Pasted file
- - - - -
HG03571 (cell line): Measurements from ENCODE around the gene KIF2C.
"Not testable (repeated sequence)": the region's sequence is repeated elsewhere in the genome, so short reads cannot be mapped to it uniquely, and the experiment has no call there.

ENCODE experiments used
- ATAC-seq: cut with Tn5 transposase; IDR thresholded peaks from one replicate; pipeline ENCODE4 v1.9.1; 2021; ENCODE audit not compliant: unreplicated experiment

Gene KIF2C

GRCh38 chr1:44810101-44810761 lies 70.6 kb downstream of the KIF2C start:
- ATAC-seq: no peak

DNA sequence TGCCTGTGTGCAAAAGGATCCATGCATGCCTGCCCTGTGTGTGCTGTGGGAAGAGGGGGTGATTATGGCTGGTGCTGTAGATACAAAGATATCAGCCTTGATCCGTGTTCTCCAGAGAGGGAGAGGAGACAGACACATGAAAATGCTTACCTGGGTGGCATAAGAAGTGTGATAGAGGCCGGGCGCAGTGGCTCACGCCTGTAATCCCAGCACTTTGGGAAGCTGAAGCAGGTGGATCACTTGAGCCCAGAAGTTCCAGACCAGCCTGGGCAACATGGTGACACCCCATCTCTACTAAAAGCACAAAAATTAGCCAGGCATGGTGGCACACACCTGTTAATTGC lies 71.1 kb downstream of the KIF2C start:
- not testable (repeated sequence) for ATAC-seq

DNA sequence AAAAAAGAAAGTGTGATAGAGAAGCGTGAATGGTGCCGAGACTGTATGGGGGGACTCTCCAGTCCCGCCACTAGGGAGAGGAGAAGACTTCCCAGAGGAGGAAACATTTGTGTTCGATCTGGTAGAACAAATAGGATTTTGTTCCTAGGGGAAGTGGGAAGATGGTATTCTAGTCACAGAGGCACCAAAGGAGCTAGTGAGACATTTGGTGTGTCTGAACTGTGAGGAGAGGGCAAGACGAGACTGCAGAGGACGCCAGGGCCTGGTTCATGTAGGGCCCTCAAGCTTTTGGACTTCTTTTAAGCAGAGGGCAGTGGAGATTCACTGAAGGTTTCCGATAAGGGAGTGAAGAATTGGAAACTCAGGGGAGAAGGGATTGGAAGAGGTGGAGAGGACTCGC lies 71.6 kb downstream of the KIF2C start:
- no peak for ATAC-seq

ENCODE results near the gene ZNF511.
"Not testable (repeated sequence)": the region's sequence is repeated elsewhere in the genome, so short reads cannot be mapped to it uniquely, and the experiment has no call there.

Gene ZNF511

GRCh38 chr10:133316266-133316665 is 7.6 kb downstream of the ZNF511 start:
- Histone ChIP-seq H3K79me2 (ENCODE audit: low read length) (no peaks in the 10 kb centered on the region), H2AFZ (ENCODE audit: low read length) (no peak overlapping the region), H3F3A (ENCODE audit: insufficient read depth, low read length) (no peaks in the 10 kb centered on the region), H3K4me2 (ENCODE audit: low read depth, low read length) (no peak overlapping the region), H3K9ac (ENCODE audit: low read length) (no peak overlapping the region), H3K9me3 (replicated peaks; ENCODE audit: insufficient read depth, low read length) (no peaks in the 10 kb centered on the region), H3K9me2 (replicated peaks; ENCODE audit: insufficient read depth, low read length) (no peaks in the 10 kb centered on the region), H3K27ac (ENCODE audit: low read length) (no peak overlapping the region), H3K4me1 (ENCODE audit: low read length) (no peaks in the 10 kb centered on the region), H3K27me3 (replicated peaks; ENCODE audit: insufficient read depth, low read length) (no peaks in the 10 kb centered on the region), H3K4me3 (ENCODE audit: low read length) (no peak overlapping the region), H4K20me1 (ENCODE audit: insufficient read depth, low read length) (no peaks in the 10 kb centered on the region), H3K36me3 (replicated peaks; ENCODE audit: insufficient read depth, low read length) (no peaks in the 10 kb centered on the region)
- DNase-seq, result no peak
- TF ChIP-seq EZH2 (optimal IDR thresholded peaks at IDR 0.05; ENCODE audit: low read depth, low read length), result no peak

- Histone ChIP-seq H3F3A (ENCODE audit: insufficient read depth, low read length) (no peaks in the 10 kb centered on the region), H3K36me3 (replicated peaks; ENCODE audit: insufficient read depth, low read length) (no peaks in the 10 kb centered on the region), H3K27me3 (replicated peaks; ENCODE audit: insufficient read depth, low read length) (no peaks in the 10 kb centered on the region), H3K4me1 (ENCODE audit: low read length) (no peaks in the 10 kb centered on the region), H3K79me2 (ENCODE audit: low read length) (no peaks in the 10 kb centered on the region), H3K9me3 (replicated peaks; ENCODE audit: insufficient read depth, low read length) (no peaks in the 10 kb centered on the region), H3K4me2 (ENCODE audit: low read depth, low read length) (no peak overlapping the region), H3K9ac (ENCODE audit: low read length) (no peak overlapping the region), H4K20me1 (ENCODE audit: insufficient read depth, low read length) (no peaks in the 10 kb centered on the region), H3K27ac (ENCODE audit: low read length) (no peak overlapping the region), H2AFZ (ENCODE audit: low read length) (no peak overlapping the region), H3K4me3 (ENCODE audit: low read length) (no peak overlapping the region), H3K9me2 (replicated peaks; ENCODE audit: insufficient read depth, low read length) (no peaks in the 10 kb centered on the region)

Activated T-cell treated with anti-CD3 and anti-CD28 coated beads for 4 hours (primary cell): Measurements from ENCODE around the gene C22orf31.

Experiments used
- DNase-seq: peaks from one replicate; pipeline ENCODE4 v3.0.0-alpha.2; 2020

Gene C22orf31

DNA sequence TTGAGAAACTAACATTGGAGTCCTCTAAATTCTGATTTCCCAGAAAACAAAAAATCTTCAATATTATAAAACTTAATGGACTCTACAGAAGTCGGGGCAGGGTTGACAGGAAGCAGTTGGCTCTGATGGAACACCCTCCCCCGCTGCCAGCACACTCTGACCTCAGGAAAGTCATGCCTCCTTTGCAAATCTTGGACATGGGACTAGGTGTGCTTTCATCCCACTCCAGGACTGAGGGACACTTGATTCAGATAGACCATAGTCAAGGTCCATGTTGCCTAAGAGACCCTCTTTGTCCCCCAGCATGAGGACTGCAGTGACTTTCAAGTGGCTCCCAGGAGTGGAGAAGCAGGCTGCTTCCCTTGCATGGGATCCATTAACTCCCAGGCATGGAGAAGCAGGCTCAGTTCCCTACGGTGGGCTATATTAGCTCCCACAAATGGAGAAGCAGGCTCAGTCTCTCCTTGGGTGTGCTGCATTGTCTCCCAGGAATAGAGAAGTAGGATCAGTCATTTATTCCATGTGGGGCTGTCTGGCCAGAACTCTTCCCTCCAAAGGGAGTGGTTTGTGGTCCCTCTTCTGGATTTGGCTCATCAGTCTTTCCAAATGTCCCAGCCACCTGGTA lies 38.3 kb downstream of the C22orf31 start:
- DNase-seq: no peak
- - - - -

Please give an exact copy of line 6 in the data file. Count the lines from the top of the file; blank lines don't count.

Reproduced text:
GRCh38 chr1:44810101-44810761 lies 70.6 kb downstream of the KIF2C start: